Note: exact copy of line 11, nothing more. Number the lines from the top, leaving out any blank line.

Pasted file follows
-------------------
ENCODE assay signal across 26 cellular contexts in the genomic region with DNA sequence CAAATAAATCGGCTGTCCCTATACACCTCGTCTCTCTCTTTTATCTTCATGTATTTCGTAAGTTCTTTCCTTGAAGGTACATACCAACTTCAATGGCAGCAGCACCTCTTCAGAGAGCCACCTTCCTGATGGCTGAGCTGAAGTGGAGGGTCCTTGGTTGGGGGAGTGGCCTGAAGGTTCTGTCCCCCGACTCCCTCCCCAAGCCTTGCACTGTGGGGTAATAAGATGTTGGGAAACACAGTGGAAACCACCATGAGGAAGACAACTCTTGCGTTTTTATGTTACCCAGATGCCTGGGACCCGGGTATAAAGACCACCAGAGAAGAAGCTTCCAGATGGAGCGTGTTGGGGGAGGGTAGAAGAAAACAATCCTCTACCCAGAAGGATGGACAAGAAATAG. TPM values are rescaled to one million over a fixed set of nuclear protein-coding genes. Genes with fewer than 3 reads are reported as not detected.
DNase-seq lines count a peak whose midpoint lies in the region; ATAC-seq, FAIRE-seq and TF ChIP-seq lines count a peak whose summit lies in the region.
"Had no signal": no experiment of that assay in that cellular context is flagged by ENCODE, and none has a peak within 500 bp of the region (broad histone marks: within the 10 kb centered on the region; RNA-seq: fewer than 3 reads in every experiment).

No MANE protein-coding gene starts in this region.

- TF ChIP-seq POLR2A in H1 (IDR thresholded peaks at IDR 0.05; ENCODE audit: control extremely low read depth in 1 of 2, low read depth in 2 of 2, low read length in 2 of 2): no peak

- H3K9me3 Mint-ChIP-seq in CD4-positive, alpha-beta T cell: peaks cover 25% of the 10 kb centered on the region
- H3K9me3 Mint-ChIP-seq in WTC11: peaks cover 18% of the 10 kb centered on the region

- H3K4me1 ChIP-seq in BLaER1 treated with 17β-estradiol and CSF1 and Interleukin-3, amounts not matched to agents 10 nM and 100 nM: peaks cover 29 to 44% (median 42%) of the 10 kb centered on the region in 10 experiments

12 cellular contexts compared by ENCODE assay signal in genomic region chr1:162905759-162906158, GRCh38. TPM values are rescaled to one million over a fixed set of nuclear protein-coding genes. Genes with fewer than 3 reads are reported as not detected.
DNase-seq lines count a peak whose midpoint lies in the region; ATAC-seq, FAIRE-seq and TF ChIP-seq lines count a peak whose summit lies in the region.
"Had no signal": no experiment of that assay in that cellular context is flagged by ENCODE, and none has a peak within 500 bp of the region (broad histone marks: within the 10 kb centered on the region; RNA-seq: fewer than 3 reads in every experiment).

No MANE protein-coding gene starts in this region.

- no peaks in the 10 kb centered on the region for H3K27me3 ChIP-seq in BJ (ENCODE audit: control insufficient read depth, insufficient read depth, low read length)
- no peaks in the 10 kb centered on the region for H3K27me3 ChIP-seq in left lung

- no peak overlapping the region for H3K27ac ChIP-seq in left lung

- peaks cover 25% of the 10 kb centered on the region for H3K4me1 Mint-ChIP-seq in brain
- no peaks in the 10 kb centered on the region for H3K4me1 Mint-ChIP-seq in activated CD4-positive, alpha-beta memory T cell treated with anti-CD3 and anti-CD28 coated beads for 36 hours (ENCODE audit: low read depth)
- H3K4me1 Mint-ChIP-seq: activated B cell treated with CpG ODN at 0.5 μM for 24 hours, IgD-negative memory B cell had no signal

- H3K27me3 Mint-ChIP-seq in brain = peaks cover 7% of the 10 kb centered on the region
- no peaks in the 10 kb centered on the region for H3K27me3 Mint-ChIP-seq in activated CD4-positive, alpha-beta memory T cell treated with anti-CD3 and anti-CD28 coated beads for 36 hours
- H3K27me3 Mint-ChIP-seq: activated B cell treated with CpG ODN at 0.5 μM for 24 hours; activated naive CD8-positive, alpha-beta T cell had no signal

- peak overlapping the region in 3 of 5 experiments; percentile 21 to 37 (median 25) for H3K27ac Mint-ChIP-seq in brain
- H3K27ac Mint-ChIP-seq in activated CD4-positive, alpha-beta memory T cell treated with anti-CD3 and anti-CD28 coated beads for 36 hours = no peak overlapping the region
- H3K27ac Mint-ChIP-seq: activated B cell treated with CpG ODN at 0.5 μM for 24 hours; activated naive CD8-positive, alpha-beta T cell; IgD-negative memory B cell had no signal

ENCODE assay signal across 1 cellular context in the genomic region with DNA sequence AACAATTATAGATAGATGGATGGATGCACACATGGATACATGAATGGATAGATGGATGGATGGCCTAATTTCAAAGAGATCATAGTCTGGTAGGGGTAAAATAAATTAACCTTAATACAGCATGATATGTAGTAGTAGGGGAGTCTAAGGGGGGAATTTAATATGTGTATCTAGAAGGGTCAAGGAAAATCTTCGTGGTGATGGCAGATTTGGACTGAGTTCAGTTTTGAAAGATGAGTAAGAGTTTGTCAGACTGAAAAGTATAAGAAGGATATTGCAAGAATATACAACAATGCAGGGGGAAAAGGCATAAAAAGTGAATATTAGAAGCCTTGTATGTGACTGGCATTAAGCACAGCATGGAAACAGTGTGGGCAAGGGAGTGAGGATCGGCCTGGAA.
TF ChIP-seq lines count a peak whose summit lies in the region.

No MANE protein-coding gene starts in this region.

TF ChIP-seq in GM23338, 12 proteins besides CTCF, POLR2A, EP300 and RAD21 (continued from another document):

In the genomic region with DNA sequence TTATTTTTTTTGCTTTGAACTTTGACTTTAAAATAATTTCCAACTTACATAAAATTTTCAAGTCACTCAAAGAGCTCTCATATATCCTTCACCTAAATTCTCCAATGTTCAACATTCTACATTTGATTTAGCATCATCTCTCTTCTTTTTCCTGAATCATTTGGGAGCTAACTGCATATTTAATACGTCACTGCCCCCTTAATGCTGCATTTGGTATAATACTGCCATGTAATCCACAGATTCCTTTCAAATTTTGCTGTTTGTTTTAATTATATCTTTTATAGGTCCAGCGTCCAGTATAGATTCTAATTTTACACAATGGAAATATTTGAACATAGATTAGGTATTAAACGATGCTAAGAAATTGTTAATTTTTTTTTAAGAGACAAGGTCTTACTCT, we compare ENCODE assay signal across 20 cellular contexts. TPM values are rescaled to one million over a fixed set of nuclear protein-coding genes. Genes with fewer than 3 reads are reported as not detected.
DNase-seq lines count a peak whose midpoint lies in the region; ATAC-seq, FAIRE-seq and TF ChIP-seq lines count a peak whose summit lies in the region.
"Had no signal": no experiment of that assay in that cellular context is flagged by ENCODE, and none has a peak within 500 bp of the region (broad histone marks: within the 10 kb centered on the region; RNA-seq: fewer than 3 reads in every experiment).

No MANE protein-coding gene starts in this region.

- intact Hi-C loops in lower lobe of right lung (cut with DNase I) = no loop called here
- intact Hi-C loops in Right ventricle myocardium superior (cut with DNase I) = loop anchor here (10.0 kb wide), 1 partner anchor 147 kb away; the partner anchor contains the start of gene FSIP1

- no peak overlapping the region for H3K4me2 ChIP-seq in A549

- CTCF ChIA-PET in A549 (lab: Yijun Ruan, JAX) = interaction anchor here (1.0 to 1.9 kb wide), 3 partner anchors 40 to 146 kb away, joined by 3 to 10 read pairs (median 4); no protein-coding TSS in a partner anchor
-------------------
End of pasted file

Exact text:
"Had no signal": no experiment of that assay in that cellular context is flagged by ENCODE, and none has a peak within 500 bp of the region (broad histone marks: within the 10 kb centered on the region; RNA-seq: fewer than 3 reads in every experiment).